High-Availability Clustering in Java Applications
If It Can Go Wrong...
Because most developers are firm believers in Murphy's law, it behooves you to examine ways of making applications as "failure-proof" as possible. This leads to better "availability," in market-speak—in other words, it means an application that is up and operational as much of the time as is possible.
Much has been written and said about hardware clustering, and how to ensure that the underlying machinery is as difficult to kill as possible. RAID, redundant power supplies, backup routers—this is a topic worthy of several books unto itself.
So how do we go about making our applications as bullet-proof as possible? While we're at it, is there a way to make our whole cluster more failure resistant without having to throw too much money at specialized failure-resistant hardware?
Let's examine the ways in which a complex client-server application can fail, and see what can be done about them.
Let Me Count the Ways
Applications can fail by means of a fatal error on some input or event. In addition to trying to code around such things (for example, filtering input strings from a Web application to prevent malicious code from being entered as input), you can also take the simple precaution of having an application that auto-restarts. In other words, if the application should die entirely for some reason, an operating-system level script can simply fire it back up again immediately. Hopefully, the reason for the failure was a one-time thing, and you've subjected your users to little more than slight inconvenience and delay. Simple, but often effective.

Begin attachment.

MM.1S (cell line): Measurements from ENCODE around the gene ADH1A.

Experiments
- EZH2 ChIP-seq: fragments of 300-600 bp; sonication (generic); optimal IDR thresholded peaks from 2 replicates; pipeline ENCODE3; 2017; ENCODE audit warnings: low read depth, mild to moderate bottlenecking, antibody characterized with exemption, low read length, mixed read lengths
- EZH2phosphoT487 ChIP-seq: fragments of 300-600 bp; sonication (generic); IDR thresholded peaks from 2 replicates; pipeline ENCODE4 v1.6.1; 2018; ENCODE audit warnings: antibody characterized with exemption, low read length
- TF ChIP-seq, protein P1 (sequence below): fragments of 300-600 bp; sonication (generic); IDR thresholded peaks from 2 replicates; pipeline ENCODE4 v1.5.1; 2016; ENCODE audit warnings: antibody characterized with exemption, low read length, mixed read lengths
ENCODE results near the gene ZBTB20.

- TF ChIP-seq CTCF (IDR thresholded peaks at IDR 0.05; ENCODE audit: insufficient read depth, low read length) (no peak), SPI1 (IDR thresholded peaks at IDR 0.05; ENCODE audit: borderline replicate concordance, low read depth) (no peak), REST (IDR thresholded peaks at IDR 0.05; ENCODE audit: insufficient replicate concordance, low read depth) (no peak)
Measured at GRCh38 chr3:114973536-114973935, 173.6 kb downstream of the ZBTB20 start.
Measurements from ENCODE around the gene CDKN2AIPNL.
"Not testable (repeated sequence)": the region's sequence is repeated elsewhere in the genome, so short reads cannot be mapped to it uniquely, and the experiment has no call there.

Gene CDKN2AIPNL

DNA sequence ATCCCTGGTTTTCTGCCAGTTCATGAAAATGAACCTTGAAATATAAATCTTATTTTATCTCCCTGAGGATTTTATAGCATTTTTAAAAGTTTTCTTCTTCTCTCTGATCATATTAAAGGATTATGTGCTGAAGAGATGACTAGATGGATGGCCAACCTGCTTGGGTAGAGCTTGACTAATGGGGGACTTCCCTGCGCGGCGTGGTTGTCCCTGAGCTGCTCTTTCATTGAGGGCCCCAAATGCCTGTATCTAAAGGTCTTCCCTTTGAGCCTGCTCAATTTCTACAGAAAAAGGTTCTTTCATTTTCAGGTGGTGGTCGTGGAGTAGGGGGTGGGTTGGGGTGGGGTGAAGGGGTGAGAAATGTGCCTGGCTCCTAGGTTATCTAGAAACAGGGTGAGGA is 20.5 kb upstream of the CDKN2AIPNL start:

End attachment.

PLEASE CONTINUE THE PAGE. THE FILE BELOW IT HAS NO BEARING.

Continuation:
An application also can fail as a result of losing access to some essential resource, such as a filesystem mounted on a network, a database, or other applications with which it communicates. In some cases, this resource is lost due to hardware failure. Smoke issues from the memory board, and our application goes down—not much we can do about it, at least on that one machine.
Spreading the Load
Of course, an application should be able to be spread across multiple machines. This eliminates the single machine as a point of failure, right? Not quite. Most real-world applications must preserve state in some way, sometimes just for a login session, but often for longer. The most common way of doing this involves a database. If you have but one database machine in the cluster, you're back to having a single point of failure—the database itself.
Think for a minute then about how to eliminate these single failure points in a complex, real-world application. Take the example of a sophisticated Web application distributed in a cluster of inexpensive Unix-type servers. Ignore hardware for the moment, and assume that reasonable precautions have been taking to avoid the whole cluster being disabled at a stroke.
First, there's where the rubber meets the road: the Web server. Assume Tomcat for the sake of discussion. For scalability, say your Web application communicates via JMS to a back-end server process that does all the real "work" of the application, whatever that is. That server process in turn talks to a database. This serves to make failure at the Web server less likely, because the complex processing of the application is not done within the same process, but "farmed out" to another process running elsewhere on your cluster.
So far you've got a Web server, a database, a server process (call it your "application server," not to be confused with a J2EE application server such as JBoss or WebSphere), and a JMS broker in the mix.